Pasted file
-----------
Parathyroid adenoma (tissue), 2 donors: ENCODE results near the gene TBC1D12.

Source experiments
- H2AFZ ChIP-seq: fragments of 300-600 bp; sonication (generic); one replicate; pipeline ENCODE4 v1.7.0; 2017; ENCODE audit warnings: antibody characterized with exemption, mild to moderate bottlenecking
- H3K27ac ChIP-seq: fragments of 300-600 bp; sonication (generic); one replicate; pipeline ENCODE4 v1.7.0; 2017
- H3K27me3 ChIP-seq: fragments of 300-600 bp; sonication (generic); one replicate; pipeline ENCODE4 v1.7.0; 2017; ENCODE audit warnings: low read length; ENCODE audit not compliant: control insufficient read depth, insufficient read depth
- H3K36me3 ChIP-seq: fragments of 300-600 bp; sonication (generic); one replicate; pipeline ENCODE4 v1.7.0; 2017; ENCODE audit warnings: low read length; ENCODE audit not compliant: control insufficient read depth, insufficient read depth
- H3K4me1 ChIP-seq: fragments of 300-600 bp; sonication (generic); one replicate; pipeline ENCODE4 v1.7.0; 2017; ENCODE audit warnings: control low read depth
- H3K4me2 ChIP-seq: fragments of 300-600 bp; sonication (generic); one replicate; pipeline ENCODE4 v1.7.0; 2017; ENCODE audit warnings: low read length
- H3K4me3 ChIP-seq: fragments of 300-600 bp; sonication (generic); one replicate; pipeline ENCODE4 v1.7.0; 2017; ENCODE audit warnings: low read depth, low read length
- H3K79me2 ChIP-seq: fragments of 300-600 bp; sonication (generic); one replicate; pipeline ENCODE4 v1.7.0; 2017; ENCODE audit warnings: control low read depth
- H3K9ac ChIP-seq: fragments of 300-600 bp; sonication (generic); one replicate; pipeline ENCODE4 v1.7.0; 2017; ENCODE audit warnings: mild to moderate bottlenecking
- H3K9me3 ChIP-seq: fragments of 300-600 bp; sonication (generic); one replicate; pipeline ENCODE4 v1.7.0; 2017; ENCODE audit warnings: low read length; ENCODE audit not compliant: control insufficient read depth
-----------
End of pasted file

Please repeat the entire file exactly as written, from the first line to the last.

Parathyroid adenoma (tissue), 2 donors: ENCODE results near the gene TBC1D12.

Source experiments
- H2AFZ ChIP-seq: fragments of 300-600 bp; sonication (generic); one replicate; pipeline ENCODE4 v1.7.0; 2017; ENCODE audit warnings: antibody characterized with exemption, mild to moderate bottlenecking
- H3K27ac ChIP-seq: fragments of 300-600 bp; sonication (generic); one replicate; pipeline ENCODE4 v1.7.0; 2017
- H3K27me3 ChIP-seq: fragments of 300-600 bp; sonication (generic); one replicate; pipeline ENCODE4 v1.7.0; 2017; ENCODE audit warnings: low read length; ENCODE audit not compliant: control insufficient read depth, insufficient read depth
- H3K36me3 ChIP-seq: fragments of 300-600 bp; sonication (generic); one replicate; pipeline ENCODE4 v1.7.0; 2017; ENCODE audit warnings: low read length; ENCODE audit not compliant: control insufficient read depth, insufficient read depth
- H3K4me1 ChIP-seq: fragments of 300-600 bp; sonication (generic); one replicate; pipeline ENCODE4 v1.7.0; 2017; ENCODE audit warnings: control low read depth
- H3K4me2 ChIP-seq: fragments of 300-600 bp; sonication (generic); one replicate; pipeline ENCODE4 v1.7.0; 2017; ENCODE audit warnings: low read length
- H3K4me3 ChIP-seq: fragments of 300-600 bp; sonication (generic); one replicate; pipeline ENCODE4 v1.7.0; 2017; ENCODE audit warnings: low read depth, low read length
- H3K79me2 ChIP-seq: fragments of 300-600 bp; sonication (generic); one replicate; pipeline ENCODE4 v1.7.0; 2017; ENCODE audit warnings: control low read depth
- H3K9ac ChIP-seq: fragments of 300-600 bp; sonication (generic); one replicate; pipeline ENCODE4 v1.7.0; 2017; ENCODE audit warnings: mild to moderate bottlenecking
- H3K9me3 ChIP-seq: fragments of 300-600 bp; sonication (generic); one replicate; pipeline ENCODE4 v1.7.0; 2017; ENCODE audit warnings: low read length; ENCODE audit not compliant: control insufficient read depth